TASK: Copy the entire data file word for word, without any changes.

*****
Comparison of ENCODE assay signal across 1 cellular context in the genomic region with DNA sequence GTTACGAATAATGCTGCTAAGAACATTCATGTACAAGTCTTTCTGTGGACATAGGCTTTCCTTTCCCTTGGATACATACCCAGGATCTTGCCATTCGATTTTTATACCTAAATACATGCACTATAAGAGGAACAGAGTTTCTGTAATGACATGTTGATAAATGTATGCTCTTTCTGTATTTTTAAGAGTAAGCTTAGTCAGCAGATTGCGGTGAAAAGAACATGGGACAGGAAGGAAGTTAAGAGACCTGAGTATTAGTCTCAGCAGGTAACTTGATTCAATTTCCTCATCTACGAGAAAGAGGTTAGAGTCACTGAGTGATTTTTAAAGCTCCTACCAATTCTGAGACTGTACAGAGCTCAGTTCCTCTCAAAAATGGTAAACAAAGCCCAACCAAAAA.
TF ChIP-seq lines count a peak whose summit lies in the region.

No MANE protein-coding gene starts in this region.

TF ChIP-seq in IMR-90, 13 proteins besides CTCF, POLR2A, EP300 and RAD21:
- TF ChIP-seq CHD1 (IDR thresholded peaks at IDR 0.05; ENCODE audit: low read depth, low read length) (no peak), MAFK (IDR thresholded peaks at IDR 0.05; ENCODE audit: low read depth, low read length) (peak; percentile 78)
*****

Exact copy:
Comparison of ENCODE assay signal across 1 cellular context in the genomic region with DNA sequence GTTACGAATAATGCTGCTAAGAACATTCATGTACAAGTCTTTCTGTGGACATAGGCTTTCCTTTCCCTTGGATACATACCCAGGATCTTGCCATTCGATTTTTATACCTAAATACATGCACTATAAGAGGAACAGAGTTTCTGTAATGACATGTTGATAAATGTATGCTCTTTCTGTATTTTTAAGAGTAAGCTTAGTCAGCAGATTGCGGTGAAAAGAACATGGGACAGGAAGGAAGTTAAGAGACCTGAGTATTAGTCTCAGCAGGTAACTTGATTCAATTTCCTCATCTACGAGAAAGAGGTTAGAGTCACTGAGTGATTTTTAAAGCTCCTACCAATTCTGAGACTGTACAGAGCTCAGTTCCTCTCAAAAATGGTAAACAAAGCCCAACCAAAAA.
TF ChIP-seq lines count a peak whose summit lies in the region.

No MANE protein-coding gene starts in this region.

TF ChIP-seq in IMR-90, 13 proteins besides CTCF, POLR2A, EP300 and RAD21:
- TF ChIP-seq CHD1 (IDR thresholded peaks at IDR 0.05; ENCODE audit: low read depth, low read length) (no peak), MAFK (IDR thresholded peaks at IDR 0.05; ENCODE audit: low read depth, low read length) (peak; percentile 78)